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SpaceX reports a ‘bug’ after satellite close call

Satellite paths
A computer-generated diagram shows the projected orbital paths of SpaceX’s Starlink satellite and the European Space Agency’s Aeolus satellite. (ESA Graphic via Twitter)

The European Space Agency says it performed a collision avoidance maneuver over the Labor Day weekend to head off a potential crash between its Aeolus wind-measuring satellite and one of SpaceX’s Starlink broadband data satellites.

In a series of tweets, ESA said the Sept. 2 event marked the first such maneuver taken to avoid an active satellite in what’s expected to become a “mega constellation” of thousands of satellites — and it warned that such maneuvers posed a grave challenge for future orbital traffic management.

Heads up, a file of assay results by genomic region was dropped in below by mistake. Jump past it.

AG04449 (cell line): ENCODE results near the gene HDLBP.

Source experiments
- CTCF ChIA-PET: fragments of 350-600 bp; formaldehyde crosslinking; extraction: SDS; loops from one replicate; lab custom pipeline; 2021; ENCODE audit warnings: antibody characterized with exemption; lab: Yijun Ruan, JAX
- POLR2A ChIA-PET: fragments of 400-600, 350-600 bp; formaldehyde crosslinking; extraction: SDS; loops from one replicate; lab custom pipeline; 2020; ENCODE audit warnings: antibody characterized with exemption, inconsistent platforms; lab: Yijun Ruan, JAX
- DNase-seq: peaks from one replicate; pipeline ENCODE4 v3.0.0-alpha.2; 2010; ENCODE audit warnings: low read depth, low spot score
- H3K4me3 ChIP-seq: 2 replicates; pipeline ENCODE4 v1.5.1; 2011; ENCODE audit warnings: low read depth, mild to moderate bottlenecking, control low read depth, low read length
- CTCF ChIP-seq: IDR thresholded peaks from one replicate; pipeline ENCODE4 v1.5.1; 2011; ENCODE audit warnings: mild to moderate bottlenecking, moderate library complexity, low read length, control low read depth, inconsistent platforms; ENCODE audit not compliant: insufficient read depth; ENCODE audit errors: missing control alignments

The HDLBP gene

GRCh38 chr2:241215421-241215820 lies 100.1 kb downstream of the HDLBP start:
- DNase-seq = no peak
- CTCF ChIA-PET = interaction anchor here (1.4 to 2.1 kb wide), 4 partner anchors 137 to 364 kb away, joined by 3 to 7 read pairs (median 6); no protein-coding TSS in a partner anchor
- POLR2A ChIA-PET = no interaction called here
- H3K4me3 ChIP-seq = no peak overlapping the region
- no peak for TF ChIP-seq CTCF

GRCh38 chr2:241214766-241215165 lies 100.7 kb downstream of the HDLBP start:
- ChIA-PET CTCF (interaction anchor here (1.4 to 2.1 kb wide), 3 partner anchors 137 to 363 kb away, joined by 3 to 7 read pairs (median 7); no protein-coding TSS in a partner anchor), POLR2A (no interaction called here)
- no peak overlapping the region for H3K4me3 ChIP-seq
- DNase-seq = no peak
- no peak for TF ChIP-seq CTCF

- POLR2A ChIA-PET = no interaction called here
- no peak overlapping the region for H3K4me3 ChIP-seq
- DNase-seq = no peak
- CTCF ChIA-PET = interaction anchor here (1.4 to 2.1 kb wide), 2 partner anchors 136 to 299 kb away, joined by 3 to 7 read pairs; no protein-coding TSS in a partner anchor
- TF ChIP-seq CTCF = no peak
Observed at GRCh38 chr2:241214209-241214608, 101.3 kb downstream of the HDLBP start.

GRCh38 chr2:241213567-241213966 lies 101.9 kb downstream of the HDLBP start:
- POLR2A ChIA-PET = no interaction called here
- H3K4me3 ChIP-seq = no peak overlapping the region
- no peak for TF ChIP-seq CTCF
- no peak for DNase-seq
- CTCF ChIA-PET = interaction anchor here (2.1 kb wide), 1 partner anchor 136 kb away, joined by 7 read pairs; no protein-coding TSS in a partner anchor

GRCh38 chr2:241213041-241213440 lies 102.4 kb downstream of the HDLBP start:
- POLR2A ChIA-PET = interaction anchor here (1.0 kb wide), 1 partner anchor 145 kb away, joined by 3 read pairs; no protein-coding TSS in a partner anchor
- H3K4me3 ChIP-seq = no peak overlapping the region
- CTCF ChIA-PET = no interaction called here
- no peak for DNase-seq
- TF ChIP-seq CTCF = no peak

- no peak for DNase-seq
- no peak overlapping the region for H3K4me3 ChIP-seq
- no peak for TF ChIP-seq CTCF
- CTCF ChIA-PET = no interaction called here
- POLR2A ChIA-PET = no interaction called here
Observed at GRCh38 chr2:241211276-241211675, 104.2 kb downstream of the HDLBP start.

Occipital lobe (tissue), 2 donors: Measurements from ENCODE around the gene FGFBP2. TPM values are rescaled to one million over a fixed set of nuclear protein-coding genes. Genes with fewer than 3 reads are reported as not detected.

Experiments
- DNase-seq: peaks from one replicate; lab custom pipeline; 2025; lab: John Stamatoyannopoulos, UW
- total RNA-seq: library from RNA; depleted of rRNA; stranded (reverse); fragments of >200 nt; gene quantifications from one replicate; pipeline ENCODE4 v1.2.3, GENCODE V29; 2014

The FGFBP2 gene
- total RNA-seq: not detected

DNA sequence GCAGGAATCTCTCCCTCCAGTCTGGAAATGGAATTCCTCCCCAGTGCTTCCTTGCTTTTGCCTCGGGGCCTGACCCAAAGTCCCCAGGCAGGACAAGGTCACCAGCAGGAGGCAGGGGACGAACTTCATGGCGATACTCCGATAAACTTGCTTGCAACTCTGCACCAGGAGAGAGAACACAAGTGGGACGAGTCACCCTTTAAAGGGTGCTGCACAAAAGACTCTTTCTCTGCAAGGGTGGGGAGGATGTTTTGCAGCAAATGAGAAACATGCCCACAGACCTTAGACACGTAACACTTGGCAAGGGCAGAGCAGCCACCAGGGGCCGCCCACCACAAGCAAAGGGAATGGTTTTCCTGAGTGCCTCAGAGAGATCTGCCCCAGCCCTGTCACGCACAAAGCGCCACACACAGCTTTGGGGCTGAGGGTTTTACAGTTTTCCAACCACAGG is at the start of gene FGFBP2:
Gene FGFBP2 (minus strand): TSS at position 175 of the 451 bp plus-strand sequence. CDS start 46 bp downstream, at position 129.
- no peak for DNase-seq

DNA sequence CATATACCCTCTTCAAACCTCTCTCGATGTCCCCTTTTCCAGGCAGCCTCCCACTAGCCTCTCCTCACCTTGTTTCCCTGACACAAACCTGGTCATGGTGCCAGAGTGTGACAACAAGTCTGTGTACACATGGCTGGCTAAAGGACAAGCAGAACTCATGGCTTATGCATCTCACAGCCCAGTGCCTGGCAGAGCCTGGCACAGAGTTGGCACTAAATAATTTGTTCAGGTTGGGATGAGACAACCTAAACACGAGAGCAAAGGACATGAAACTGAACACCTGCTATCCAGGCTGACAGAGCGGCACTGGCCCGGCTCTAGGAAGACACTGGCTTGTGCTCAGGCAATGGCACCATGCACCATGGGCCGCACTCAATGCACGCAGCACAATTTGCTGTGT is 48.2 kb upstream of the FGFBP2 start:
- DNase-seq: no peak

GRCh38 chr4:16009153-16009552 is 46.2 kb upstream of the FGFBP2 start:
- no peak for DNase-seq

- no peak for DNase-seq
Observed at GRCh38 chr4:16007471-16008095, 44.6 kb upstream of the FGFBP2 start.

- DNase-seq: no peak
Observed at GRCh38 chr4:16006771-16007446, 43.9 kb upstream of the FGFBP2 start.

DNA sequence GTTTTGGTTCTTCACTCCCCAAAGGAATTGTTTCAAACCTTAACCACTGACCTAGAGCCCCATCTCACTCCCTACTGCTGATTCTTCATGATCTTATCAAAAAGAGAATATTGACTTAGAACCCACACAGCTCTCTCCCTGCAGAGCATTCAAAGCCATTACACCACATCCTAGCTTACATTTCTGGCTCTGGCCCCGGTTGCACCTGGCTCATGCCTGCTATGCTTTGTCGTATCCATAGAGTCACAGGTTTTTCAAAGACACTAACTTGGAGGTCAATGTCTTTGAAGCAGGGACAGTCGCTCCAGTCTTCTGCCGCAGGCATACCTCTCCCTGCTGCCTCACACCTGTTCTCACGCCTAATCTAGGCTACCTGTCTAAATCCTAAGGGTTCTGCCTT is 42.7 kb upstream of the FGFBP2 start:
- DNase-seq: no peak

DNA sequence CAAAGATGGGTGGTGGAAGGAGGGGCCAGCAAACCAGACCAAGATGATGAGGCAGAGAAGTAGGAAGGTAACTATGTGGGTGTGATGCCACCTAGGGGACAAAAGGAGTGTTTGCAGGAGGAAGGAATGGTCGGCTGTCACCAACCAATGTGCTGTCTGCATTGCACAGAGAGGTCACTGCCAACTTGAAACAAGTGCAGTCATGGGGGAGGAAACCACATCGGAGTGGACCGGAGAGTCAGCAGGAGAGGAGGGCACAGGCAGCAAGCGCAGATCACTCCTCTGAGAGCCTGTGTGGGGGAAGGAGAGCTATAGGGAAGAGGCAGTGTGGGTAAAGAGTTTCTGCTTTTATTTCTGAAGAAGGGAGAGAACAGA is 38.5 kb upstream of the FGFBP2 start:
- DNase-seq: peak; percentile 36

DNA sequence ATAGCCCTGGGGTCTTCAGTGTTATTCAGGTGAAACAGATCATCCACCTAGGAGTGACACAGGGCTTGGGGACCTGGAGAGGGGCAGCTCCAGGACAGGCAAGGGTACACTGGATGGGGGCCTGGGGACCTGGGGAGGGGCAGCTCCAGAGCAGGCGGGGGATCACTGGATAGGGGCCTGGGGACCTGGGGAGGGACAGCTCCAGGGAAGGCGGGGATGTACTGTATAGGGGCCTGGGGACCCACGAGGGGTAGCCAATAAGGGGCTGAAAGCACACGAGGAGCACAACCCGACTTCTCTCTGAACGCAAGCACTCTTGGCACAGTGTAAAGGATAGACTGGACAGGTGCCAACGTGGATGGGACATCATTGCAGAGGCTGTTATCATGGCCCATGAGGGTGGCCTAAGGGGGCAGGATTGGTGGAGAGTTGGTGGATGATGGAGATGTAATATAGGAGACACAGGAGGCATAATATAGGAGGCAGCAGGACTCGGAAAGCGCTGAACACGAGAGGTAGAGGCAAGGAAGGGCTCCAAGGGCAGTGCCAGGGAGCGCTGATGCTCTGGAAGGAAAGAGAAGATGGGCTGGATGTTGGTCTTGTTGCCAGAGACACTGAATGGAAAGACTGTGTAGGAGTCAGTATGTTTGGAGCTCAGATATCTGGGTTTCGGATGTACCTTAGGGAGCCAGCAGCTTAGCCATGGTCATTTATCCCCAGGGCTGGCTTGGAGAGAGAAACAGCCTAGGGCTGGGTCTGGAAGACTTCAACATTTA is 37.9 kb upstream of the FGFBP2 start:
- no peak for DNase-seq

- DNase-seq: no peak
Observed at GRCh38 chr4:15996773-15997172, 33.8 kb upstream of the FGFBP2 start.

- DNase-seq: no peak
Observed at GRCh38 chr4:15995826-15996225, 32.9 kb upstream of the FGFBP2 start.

“As the number of satellites in orbit increases … today’s ‘manual’ collision avoidance process will become impossible,” ESA tweeted.

The space agency said the maneuver was executed successfully about half an orbit before the close encounter.

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By Alan Boyle

Mastermind of Cosmic Log, contributing editor at GeekWire, author of "The Case for Pluto: How a Little Planet Made a Big Difference," president of the Council for the Advancement of Science Writing. Check out "About Alan Boyle" for more fun facts.

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